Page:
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Check Your Health: What Are Shingles And What's The Vaccine?

January 9, 2012 by Special To The ...

Check Your Health.jpgCheck Your Health is a new web-only feature being offered monthly by The Cheshire Herald. Each month, a professional from MidState Medical Group will offer advice on a different issue pertaining to health. For our first installment, Shingles are explore.

What do you know about the Shingles’ vaccine?
First, let’s be sure you know about the Shingles disease.
Also known as Herpes Zoster, Shingles is caused by the same virus that causes chickenpox. This virus can live and remain inactive in nerve roots within your body for many years. If it becomes active again, usually later in life from a stressor, it can cause Shingles. Older adults have difficulty defending against viruses. There are approximately 1 million cases of Shingles in adults over 60 years old each year.
The first signs of Shingles are often felt and not seen. This is why it is hard to diagnose. When diagnosis is more than 72 hours after symptoms, then treatment is usually not effective. What are some of those signs? Some symptoms include itching, tingling, burning, pain, and a rash of fluid filled blisters. Generally these occur only on one side of your body or face. Blisters may take 2-4 weeks to heal.
The after effects of Shingles can be pain that is quite severe. For most people, the pain from the rash lessens as it heals. But for some, the pain can last months to years or even permanently. “Post-herpetic neuralgia” as it is called damages the nerves. Skin is so sensitive that even the touch of clothing or sheets can be painful. Other long term problems from Shingles can be infection of skin, scarring, muscle weakness, or loss of vision or hearing. These after effects can sometimes be disabling.
The Vaccine called Zostavax is made by MERCK and was approved in 2006. It’s used to prevent Shingles in adults over age 50. The vaccine cannot treat Shingles or the nerve pain that follows. You can get the vaccine whether you remember having chickenpox or not. You can get the vaccine if you have had a Shingles infection in the past. However, the vaccine is not 100% effective. If you do get Shingles after the vaccine, it can lessen the intensity of the disease and it can help prevent the nerve pain afterwards. Protection beyond 4 years is not known. The need for revaccination is not yet known either.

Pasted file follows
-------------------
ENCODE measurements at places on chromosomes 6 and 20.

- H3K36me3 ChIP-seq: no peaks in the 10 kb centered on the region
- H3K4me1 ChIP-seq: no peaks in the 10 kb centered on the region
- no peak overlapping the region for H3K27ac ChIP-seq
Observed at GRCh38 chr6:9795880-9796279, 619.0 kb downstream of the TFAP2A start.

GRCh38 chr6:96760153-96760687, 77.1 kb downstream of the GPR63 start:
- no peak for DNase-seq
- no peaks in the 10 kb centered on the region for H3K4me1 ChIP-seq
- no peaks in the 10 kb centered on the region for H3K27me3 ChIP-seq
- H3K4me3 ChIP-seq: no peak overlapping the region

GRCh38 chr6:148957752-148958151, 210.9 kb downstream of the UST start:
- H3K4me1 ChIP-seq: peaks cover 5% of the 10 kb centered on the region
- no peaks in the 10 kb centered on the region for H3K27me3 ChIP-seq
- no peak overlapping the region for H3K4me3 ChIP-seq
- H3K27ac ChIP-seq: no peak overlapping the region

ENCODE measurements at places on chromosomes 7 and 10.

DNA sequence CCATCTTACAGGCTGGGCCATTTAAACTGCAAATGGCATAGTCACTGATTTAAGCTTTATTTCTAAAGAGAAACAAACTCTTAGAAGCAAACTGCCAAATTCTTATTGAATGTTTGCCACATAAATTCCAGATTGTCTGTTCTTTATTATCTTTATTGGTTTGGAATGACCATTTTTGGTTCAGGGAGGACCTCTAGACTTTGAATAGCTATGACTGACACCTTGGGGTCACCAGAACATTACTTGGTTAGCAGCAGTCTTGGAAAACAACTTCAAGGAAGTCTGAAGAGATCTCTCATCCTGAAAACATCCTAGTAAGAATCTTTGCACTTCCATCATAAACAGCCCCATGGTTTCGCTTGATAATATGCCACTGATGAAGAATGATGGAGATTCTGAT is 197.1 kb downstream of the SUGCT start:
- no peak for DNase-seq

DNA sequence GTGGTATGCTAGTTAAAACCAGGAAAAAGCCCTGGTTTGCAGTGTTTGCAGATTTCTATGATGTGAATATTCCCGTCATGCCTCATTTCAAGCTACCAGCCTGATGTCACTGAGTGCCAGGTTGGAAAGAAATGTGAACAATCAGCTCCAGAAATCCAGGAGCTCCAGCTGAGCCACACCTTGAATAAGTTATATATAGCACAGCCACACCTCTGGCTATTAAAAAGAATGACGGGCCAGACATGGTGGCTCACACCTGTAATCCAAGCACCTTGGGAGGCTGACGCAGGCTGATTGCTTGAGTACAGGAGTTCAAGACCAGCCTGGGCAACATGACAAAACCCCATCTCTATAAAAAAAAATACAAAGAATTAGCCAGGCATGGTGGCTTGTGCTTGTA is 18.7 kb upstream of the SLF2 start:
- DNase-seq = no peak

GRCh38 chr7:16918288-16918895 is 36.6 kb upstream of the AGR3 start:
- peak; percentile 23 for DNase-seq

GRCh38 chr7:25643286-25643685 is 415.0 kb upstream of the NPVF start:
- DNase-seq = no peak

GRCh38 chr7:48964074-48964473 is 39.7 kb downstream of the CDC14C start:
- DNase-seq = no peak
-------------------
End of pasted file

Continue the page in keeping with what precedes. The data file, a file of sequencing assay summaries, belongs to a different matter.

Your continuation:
The vaccine is given as a single shot and is a live virus. You should not get the Zostavax vaccine if: you are allergic to Gelatin or Neomycin, have a weakened immune system (i.e., cancer, rheumatoid arthritis), are sick with a fever, have an untreated illness like Tuberculosis, are on high dose steroids, are pregnant or plan to become pregnant. You should have other vaccines 4 weeks apart from this one, particularly the Pneumonia vaccine. Some side effects can occur from this vaccine as in any vaccine. The main ones are redness, pain, itching, swelling, warmth, bruising at the injection site, and headache.
How is it paid for? Most commercial insurance plans do cover the vaccine. You should contact your insurance provider to find out. However, Medicare Part B (which covers most other office vaccines) does not cover the Shingles vaccine. Medicare Part D plans do cover the Shingles vaccine. The amount of copay for vaccination varies according to your prescription plan.
I hope this sheds light on this fairly new vaccine. Our thought for the future is this: The Varicella vaccine (chickenpox vaccine) for children has reduced natural infection by 75-80%. Will the Shingles vaccine affect the decline of Shingles? There are no trends yet but let’s hope so.

Shirley Samy, MSN, APRN
Adult Nurse Practitioner
MidState Medical Group Women’s Primary Care

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